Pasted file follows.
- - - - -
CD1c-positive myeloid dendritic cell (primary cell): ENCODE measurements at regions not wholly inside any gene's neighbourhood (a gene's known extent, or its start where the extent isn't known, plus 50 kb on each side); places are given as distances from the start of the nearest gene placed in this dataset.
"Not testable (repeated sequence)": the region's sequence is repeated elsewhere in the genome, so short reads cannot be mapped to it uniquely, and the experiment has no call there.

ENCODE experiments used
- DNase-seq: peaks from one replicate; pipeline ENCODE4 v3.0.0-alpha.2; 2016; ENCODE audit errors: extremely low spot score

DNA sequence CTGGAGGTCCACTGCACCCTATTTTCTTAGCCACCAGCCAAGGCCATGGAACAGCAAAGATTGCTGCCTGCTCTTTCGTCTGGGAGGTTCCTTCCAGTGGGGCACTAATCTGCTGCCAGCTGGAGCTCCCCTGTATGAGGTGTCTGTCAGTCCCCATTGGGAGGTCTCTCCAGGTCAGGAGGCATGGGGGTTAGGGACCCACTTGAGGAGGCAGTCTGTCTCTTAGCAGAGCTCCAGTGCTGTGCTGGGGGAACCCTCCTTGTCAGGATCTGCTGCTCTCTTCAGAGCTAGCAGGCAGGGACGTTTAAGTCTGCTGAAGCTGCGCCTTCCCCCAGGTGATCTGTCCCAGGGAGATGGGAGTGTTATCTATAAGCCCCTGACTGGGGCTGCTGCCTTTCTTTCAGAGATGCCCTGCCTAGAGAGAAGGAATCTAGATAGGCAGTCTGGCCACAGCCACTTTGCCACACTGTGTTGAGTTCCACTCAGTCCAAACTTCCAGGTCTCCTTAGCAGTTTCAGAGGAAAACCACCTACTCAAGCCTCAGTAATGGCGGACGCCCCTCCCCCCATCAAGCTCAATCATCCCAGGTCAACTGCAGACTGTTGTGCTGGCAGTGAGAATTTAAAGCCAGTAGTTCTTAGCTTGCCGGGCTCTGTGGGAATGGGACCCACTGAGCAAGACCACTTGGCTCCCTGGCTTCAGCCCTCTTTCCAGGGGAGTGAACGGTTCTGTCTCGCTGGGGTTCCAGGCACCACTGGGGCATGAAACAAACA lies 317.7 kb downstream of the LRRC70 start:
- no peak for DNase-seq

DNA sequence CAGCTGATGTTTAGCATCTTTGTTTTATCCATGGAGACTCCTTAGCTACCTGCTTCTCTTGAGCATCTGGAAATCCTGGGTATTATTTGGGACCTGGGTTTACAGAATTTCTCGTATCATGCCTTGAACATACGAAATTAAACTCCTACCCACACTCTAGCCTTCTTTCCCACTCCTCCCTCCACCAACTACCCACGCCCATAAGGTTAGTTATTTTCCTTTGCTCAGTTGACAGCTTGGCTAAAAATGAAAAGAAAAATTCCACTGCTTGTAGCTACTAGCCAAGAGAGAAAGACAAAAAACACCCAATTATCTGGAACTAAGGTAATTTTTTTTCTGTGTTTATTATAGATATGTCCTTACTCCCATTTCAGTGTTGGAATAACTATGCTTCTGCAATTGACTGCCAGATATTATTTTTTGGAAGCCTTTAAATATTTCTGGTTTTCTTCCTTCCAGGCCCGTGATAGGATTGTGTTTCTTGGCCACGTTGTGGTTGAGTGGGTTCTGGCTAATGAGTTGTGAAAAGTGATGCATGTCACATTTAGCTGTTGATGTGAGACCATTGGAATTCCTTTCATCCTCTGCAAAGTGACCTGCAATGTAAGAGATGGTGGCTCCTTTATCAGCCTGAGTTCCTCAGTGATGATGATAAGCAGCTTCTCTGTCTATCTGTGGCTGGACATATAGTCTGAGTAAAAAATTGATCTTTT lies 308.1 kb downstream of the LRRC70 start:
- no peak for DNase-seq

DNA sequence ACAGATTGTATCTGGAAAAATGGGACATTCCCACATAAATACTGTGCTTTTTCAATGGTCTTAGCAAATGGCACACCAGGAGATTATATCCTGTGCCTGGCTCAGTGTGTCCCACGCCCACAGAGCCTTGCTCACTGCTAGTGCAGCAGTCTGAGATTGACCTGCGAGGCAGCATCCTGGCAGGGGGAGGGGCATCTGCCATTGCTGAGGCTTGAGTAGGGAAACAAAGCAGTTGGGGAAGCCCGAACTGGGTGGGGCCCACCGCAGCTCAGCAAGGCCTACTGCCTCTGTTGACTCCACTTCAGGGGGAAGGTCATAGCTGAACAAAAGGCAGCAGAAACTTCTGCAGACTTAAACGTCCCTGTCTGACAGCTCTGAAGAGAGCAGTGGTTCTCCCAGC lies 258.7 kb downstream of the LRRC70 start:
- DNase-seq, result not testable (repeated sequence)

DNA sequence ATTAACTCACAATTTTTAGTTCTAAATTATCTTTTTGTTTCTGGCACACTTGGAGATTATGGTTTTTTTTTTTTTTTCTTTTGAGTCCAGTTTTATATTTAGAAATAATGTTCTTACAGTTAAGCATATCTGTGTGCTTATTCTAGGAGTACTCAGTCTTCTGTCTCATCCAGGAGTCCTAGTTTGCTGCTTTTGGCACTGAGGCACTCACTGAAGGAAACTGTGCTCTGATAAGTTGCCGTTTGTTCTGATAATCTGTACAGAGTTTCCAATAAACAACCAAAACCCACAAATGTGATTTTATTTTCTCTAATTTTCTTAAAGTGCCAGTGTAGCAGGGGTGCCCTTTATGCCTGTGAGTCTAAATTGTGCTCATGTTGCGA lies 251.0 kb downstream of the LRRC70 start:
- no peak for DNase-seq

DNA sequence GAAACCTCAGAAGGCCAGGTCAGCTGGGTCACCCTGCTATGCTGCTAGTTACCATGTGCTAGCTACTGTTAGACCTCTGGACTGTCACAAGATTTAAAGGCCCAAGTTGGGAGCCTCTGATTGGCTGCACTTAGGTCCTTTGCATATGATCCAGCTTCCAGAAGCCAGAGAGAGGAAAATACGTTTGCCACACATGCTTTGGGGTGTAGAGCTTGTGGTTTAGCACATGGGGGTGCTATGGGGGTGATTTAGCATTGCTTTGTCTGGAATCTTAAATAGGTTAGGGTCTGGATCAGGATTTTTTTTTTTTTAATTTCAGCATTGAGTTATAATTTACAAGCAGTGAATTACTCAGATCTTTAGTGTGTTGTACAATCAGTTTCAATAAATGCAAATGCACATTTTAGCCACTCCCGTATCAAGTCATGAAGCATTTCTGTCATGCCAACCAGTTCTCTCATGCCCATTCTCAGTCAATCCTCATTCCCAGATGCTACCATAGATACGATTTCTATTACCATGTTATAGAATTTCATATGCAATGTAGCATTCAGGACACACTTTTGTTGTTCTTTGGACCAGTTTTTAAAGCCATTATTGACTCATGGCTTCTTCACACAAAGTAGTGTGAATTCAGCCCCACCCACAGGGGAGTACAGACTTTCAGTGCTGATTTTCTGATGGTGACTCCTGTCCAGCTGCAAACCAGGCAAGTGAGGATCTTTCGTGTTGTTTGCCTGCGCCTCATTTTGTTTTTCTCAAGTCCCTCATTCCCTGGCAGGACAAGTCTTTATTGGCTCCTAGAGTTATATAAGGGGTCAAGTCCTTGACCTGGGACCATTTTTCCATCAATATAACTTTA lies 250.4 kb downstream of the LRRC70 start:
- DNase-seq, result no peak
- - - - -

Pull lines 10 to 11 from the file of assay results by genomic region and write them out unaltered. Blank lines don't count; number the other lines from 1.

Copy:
- DNase-seq, result not testable (repeated sequence)

DNA sequence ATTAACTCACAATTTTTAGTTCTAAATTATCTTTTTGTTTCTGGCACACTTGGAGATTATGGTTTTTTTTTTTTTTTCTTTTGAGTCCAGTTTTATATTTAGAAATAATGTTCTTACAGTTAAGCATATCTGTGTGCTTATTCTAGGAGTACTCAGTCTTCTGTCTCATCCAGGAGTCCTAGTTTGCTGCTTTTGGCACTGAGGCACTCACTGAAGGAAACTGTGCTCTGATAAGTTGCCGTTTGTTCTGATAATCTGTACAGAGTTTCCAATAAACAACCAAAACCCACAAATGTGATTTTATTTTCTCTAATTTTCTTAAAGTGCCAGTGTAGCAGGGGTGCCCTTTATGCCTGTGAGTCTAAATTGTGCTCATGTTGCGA lies 251.0 kb downstream of the LRRC70 start: